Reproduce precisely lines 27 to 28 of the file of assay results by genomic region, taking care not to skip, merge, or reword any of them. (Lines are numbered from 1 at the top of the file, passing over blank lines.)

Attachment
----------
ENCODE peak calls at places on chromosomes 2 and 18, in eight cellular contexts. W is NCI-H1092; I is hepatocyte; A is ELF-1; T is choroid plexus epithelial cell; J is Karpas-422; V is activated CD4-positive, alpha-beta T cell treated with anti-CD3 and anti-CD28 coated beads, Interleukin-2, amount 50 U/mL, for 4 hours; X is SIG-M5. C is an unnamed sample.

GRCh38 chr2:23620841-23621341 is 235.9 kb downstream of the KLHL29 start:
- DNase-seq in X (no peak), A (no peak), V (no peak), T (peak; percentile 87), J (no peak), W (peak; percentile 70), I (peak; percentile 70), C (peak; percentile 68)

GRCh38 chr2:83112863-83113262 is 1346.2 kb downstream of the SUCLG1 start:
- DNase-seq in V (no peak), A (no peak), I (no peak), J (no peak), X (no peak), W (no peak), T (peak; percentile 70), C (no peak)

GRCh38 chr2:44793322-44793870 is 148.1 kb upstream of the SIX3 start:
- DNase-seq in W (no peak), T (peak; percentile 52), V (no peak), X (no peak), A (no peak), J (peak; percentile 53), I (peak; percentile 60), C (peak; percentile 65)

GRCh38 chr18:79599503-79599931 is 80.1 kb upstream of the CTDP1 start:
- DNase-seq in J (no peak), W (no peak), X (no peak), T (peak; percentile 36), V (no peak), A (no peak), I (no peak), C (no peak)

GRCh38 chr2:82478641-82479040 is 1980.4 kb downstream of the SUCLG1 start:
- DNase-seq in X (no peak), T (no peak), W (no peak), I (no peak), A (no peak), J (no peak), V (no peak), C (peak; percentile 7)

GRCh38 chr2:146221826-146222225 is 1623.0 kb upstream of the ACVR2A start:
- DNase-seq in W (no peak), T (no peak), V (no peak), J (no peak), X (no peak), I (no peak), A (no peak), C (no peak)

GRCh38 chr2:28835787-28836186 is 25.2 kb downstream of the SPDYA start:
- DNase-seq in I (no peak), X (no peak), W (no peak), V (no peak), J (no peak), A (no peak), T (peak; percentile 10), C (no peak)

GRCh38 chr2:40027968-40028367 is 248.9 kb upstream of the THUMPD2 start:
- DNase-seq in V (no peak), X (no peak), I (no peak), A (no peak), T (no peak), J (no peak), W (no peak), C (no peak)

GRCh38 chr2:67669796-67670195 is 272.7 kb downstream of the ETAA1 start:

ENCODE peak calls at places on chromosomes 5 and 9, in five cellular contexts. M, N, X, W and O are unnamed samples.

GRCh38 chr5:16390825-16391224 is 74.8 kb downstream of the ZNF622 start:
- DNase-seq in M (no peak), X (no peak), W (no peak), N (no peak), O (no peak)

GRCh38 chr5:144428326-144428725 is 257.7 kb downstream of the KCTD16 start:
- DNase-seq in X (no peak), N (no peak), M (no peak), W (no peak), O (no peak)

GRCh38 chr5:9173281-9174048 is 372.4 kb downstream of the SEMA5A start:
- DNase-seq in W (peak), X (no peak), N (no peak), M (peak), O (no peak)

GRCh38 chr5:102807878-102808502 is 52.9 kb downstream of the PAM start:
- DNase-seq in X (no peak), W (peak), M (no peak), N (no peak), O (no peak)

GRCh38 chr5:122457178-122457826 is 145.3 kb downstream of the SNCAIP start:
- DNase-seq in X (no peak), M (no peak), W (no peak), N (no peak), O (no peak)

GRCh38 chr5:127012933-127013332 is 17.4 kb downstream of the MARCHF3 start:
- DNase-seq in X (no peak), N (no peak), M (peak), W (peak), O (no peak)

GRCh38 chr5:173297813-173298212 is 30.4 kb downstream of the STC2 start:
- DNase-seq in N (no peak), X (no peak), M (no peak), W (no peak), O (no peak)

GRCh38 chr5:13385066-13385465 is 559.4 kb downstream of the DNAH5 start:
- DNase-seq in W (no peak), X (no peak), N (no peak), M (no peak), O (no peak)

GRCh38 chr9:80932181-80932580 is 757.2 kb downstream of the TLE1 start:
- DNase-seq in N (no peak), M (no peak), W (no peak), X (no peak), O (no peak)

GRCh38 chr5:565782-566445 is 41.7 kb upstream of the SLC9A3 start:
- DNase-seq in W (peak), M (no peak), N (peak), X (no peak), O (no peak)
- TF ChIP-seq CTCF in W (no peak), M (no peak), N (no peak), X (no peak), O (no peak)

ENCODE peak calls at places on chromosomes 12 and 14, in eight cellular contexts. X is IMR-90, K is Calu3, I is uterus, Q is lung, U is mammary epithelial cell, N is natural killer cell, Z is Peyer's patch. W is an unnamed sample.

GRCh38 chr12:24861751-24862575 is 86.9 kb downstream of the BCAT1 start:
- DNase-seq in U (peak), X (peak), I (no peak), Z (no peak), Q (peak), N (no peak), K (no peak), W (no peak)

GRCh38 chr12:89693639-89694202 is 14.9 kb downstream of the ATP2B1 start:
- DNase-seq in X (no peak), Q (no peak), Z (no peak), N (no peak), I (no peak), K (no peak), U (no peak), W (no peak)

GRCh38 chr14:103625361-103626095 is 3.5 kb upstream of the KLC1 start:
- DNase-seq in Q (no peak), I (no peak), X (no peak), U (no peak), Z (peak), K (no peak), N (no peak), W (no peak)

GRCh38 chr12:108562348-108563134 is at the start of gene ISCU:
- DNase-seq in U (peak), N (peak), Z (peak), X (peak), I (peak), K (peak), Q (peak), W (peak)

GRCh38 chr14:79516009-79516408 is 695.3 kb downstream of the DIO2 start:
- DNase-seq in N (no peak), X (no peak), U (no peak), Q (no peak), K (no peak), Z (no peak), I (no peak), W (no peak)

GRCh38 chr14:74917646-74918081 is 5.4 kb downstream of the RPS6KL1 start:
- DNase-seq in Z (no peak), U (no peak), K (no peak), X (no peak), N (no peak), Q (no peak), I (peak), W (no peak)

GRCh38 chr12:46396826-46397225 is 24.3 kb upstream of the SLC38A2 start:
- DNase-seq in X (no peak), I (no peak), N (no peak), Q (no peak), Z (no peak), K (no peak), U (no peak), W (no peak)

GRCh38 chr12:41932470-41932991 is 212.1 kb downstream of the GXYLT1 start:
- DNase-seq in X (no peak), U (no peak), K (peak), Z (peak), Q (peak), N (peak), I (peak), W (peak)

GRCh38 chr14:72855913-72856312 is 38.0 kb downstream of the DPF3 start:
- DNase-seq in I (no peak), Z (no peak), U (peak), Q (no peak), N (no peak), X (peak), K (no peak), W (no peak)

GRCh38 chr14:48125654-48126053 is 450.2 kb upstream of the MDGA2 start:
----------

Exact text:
- DNase-seq in X (no peak), W (peak), M (no peak), N (no peak), O (no peak)

GRCh38 chr5:122457178-122457826 is 145.3 kb downstream of the SNCAIP start: